Venezuelan government, allies and other groups propose more than 20 dates for presidential election

CARACAS, Venezuela (AP) — Venezuela's government, its allies and other groups announced a proposal Wednesday on when to hold this year's presidential election, suggesting more than 20 potential dates ranging from as soon as mid-April through early December.

The proposal will be presented over the next few days to Venezuela's governing party-loyal National Electoral Council, whose members will choose the date. Should they pick a date before July 1, the government would be in violation of an agreement with a faction of the opposition that was signed in October and called for the vote to take place in the second half of the year.

Wednesday's proposal, which was drafted throughout February, does not mention any possible actions regarding the participation of candidates banned by the government from running for office, including President Nicolás Maduro's strongest adversary this year, Maria Corina Machado. Machado won the primary held last year by the opposition faction known as the Unitary Platform and backed by the United States.

The signed version of the proposal also calls for extending invitations to “technical missions” of national and international electoral observers as long as they “comply with strict respect for the Constitution, the law and applicable legal norms.” This electoral condition was included in the agreement signed in October on the Caribbean island of Barbados.

A draft of the proposal put forth the creation of “a financial support scheme” for political parties and candidates, but the signed document did not include it.

The Unitary Platform did not participate in any of the meetings to write the proposal held in the National Assembly, which were attended by representatives of the government and various political, social and religious organizations.

The opposition faction did, however, meet last week with Maduro’s representatives with whom it has held negotiations since 2021 under the guidance of Norwegian diplomats.

Gerardo Blyde, chief negotiator for Unitary Platform, told reporters last week his faction presented his negotiating counterpart, National Assembly leader Jorge Rodríguez, and Norwegian diplomats two documents listing multiple violations of the Barbados agreement and acts of repression.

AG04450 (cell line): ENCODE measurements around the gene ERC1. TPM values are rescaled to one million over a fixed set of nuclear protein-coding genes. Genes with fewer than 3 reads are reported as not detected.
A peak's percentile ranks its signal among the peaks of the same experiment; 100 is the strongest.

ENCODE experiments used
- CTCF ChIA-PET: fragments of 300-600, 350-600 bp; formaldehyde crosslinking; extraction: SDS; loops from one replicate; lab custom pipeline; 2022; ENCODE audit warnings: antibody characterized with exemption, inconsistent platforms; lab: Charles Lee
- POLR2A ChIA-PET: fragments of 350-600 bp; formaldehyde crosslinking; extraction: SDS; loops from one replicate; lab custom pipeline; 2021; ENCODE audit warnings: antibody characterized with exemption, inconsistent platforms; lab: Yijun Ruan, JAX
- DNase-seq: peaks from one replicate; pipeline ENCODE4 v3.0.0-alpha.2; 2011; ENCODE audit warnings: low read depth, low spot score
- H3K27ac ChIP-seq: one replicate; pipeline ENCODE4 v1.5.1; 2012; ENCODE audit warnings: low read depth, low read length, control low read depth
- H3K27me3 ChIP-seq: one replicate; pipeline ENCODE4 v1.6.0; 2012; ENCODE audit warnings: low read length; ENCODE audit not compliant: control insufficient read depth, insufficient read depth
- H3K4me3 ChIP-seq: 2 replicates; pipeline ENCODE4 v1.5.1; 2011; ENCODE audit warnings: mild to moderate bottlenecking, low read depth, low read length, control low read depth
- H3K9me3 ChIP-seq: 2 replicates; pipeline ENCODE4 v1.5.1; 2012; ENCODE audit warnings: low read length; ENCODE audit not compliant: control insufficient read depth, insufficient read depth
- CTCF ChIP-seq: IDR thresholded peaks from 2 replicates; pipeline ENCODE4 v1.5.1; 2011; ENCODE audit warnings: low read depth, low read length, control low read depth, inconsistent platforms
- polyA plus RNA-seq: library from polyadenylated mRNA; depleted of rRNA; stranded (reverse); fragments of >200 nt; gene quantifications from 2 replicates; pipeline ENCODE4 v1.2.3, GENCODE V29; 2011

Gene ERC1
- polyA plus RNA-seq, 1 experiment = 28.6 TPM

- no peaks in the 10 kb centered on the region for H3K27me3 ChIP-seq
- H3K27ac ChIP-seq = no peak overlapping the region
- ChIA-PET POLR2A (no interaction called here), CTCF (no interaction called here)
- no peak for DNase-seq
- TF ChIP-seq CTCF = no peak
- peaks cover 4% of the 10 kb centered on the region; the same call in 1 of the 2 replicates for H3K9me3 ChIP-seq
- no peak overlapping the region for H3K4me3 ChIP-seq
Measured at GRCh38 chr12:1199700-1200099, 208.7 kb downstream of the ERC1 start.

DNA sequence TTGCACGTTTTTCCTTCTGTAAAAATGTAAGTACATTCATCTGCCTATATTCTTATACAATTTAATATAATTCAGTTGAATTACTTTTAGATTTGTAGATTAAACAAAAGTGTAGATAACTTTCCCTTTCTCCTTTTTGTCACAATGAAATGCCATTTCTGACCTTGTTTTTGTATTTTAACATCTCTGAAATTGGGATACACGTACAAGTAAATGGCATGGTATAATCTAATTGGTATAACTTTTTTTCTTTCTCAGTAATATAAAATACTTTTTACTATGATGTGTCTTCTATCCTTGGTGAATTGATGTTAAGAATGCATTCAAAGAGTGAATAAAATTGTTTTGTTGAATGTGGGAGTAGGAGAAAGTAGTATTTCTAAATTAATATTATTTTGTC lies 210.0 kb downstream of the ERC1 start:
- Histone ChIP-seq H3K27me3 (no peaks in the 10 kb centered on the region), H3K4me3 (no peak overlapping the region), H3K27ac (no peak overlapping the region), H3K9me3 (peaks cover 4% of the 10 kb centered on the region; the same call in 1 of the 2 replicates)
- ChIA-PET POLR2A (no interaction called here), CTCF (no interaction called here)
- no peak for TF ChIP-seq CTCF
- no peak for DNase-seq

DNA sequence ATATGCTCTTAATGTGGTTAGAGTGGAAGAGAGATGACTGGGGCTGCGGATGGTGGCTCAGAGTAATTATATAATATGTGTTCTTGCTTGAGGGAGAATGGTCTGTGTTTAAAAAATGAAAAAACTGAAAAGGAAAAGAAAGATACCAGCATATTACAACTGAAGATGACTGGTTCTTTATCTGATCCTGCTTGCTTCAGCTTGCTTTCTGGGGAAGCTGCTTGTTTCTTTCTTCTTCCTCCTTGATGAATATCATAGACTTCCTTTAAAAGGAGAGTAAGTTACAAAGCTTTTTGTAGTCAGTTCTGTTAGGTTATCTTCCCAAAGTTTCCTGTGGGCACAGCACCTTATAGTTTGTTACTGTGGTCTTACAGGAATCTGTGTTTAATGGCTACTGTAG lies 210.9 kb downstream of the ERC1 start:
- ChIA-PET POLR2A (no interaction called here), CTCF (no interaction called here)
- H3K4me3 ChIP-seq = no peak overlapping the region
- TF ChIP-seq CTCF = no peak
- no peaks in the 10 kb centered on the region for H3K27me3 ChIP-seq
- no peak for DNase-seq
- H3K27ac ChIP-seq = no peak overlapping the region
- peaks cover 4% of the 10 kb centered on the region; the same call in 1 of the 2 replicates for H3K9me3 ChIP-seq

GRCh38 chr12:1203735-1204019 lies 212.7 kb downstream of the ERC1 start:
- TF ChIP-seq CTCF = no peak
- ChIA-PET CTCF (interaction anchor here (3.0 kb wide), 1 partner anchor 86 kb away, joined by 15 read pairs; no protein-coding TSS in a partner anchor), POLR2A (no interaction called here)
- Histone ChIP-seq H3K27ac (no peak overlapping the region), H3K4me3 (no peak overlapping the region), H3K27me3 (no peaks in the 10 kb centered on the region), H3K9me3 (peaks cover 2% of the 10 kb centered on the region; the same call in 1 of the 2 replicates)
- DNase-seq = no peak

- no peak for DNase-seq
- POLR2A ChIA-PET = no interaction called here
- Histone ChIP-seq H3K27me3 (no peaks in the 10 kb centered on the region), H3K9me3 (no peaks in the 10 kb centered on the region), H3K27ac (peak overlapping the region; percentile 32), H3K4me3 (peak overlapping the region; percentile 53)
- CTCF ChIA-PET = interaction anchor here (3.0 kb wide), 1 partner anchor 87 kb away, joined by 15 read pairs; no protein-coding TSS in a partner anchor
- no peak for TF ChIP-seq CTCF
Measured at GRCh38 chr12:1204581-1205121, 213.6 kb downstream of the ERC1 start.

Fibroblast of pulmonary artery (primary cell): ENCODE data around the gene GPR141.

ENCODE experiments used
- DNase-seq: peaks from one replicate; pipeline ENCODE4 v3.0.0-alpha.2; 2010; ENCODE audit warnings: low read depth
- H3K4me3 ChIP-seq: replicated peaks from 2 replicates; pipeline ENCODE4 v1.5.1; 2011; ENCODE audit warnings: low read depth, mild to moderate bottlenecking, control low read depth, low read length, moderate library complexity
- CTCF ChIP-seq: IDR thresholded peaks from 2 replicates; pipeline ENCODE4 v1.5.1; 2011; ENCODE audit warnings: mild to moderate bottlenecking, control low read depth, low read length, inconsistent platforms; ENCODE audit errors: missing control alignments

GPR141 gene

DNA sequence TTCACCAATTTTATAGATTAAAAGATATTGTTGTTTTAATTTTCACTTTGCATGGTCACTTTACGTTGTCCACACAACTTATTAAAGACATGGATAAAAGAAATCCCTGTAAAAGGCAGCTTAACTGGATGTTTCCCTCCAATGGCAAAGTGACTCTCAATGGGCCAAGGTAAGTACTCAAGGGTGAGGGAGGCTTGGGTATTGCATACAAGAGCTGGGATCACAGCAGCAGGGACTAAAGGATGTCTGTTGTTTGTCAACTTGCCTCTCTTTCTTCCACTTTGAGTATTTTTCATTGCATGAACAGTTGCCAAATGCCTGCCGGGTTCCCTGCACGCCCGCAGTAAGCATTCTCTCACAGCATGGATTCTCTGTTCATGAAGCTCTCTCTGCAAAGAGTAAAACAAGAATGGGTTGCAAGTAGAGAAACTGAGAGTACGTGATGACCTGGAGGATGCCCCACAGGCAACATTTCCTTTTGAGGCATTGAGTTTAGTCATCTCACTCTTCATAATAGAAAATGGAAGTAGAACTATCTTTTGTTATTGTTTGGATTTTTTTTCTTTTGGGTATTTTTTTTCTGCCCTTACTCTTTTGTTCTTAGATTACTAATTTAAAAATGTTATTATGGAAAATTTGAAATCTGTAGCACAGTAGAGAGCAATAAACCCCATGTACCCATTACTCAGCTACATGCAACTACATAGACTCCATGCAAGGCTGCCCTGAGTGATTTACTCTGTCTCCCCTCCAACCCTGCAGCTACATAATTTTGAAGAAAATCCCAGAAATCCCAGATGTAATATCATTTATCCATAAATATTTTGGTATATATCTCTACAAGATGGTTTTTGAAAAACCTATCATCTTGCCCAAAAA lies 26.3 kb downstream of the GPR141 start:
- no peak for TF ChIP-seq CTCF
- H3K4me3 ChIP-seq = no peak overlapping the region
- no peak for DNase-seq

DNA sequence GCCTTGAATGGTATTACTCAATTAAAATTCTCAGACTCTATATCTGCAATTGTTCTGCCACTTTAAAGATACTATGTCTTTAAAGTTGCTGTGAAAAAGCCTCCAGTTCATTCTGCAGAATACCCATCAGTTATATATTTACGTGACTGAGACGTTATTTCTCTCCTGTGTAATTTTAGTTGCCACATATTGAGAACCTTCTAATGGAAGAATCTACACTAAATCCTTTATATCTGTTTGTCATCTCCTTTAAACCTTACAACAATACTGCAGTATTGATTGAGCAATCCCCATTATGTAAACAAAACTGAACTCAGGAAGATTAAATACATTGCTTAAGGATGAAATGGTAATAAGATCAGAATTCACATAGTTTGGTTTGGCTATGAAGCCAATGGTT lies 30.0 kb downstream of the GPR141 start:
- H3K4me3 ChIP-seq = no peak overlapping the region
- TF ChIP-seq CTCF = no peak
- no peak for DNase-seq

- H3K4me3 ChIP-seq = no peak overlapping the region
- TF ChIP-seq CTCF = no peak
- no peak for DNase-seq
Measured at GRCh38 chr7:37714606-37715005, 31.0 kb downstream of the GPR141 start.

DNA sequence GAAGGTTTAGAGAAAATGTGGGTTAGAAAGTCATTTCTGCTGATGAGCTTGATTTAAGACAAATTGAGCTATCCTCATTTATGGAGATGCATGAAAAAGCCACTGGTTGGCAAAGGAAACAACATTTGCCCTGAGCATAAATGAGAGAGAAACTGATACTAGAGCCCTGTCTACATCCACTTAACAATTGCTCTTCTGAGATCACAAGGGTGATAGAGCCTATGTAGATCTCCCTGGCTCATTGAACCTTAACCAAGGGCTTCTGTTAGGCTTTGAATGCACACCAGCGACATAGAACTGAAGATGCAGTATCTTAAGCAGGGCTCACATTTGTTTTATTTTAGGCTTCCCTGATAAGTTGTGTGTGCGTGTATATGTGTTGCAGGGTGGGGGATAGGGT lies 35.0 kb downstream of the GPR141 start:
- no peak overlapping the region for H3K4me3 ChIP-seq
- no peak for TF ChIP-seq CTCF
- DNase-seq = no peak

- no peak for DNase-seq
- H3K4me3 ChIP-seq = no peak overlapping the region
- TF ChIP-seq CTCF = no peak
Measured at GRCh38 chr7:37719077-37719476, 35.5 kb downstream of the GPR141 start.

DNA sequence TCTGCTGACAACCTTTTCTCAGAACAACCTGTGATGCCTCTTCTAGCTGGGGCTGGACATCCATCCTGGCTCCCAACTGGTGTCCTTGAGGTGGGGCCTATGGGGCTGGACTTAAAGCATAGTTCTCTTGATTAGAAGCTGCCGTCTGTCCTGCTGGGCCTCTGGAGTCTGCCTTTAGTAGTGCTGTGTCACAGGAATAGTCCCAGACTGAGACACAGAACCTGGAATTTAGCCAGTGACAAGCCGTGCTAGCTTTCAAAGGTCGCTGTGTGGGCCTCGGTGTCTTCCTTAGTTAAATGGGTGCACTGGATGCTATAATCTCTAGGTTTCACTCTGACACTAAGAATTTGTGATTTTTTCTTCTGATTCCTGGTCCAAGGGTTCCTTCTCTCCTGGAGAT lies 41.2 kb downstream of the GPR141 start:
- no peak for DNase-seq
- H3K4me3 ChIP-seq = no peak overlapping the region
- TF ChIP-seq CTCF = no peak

Machado on Monday said she was not invited to participate in meetings that led to the agreement.

Rodriguez told reporters Wednesday that “more than 27 dates were proposed” during the meetings, and so that each and everyone involved “feels cared for in their proposals, all of them were incorporated in the document that will be delivered to the National Electoral Council.” But a copy of the signed document released by the National Assembly lists only 25 dates.

The document, which Rodriguez said will be presented to the National Electoral Council as early as Friday, urges electoral authorities to announce a date no later than March 31.

Under the Barbados deal, Maduro and the opposition agreed to work on basic conditions for a fair election, hold the contest in the second half of 2024, invite electoral observers and create a process for aspiring presidential candidates to appeal bans keeping them from running for office. The agreement earned Maduro’s government some sanctions relief in the oil, gas and mining sectors.

But the U.S. government pulled back part of the sanctions relief in January, after the South American country’s highest court blocked Machado’s presidential candidacy.

“In my view, this agreement is the maturing of the Barbados agreement and replaces it,” Rodriguez said. “In other words, the Barbados agreement is a sub-set of this set of this agreement that is much broader, much larger.”